Keeping up with changes in medicine and technology can be daunting enough for radiologists. Add in the responsibilities of running a department or practice, and the challenges multiply: recruiting and retention, training, scheduling, billing, vendor selection, continuing education and more. In January, radiologists and business managers gathered in Orlando, Fla., for the 2023 ACR-RBMA Practice Leaders Forum, where they exchanged critical strategies to boost the resilience of their operations in today’s fast-paced business climate. Here are some of the highlights:
Optimal Versus Reasonable Productivity
In his keynote address titled “Radiology Practice Management: Navigating the Tension Between Optimal and Reasonable,” Kurt A. Schoppe, MD, asked for a show of hands from people in the room who were having trouble competing to hire radiologists, especially in subspecialties like pediatrics and mammography. Many hands were in the air. He has stayed up to date with trends in practice management as a member of the ACR Commission on Economics, former chair of the Reimbursement and Practice Expense Committee and an alternate radiology RUC member, among numerous volunteer roles at the College, and in his new position as the president of Radiology Associates of North Texas.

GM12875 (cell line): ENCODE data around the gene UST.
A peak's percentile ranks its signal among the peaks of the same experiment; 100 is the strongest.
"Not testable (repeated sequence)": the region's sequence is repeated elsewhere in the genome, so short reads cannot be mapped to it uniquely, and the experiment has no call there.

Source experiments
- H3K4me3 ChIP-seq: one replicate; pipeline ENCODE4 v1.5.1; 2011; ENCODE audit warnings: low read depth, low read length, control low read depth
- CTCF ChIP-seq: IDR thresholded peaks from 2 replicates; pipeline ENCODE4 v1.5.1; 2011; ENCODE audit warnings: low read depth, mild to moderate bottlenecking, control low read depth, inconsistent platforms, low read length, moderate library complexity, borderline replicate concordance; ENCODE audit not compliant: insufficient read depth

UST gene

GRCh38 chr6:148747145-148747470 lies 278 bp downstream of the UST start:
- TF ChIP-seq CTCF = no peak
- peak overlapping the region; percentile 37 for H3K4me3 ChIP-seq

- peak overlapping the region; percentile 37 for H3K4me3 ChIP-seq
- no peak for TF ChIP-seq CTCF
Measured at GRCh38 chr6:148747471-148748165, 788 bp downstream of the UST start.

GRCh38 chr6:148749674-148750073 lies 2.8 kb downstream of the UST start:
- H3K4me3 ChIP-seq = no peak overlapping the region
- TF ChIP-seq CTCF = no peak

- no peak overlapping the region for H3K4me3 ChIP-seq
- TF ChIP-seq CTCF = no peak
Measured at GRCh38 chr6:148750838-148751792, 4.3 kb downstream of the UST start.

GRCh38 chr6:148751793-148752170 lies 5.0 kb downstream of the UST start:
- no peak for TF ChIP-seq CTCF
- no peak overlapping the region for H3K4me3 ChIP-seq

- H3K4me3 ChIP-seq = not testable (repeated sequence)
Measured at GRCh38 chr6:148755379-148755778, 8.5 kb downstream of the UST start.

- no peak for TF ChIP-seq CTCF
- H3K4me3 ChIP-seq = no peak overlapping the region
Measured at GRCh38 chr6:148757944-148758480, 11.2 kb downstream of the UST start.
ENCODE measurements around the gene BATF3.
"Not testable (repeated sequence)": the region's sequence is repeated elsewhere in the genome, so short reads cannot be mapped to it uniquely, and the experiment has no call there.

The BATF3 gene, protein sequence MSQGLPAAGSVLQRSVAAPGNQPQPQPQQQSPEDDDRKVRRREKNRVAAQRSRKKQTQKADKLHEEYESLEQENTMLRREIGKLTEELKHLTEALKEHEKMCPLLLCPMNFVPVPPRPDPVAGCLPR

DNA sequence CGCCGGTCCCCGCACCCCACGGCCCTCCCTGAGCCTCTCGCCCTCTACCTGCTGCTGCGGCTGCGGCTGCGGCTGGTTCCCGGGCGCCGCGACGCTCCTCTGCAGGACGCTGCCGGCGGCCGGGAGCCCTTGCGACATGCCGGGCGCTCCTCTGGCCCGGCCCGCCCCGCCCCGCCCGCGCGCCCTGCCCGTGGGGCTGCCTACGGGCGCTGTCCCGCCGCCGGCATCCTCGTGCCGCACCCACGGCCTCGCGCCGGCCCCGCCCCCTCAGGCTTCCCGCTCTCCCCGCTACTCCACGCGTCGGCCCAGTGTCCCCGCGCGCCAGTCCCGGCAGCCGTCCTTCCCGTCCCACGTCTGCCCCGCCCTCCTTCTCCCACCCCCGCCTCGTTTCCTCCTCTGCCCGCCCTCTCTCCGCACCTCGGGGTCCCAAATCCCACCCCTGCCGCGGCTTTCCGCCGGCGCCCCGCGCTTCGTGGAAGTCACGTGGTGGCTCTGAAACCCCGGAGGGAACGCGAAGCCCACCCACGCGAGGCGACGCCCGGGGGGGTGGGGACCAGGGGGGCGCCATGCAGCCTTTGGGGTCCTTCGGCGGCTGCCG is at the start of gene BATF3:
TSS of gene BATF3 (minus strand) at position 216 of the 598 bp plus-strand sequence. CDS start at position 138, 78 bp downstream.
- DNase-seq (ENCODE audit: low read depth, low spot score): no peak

“A doctor’s role is not just to cure disease — it’s to cure disease within the confines of what’s reasonable and tolerable to the patient,” Schoppe said. “But we don’t always give ourselves the same grace.”
The key to keeping top talent is in staying flexible and looking for new ways of operating that will meet the evolving needs of radiologists and the teams that support their work, Schoppe said. “It’s a dynamic market that’s changing constantly. I would argue that rigid, inflexible work policies are just not going to play in this market.”
Your productivity policy demands flexibility because there’s a difference between optimal productivity and reasonable productivity, he said. Optimal is the maximum level of productivity achievable, while reasonable is the level that can be sustained without straining team members. According to Schoppe, it’s not sustainable to demand that people all perform every task the same way in the same amount of time. There are too many variables.